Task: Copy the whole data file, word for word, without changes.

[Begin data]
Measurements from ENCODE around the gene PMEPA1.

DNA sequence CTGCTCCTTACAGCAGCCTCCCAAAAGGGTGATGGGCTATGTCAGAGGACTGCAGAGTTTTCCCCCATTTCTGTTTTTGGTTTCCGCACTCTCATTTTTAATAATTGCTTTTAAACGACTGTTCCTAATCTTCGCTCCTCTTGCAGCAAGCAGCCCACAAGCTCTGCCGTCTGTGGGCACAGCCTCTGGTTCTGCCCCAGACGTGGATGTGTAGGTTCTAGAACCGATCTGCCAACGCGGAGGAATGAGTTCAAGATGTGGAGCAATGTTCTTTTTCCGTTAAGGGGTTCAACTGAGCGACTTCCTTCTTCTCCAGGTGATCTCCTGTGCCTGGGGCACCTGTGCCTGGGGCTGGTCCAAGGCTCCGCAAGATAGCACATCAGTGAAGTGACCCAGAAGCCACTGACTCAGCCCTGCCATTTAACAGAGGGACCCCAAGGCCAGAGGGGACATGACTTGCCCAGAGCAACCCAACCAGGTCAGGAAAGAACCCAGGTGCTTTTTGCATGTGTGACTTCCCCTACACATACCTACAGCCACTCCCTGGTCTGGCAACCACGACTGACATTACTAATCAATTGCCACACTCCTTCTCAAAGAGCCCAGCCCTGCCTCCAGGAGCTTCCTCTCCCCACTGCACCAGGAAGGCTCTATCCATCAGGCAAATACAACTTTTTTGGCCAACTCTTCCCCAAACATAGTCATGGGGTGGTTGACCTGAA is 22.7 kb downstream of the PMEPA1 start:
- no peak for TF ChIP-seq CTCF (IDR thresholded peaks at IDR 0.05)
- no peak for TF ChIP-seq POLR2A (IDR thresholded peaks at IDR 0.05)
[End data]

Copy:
Measurements from ENCODE around the gene PMEPA1.

DNA sequence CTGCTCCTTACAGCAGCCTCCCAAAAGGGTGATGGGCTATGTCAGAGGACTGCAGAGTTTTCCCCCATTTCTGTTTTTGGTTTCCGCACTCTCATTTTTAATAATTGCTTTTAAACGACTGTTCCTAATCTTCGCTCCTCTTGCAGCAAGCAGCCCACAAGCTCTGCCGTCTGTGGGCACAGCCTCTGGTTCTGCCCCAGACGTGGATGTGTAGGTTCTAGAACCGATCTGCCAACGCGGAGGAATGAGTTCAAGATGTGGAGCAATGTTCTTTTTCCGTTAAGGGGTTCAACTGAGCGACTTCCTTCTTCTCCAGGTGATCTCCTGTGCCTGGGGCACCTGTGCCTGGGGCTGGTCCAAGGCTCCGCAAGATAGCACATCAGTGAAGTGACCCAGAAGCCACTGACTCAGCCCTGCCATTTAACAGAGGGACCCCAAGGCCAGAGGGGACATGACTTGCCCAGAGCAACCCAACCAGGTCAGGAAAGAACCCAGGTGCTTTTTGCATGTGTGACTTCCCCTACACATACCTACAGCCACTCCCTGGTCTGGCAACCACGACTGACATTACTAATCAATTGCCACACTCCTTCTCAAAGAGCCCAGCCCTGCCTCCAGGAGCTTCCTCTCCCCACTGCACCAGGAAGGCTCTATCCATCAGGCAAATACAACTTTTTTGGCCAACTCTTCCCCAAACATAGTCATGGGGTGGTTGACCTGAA is 22.7 kb downstream of the PMEPA1 start:
- no peak for TF ChIP-seq CTCF (IDR thresholded peaks at IDR 0.05)
- no peak for TF ChIP-seq POLR2A (IDR thresholded peaks at IDR 0.05)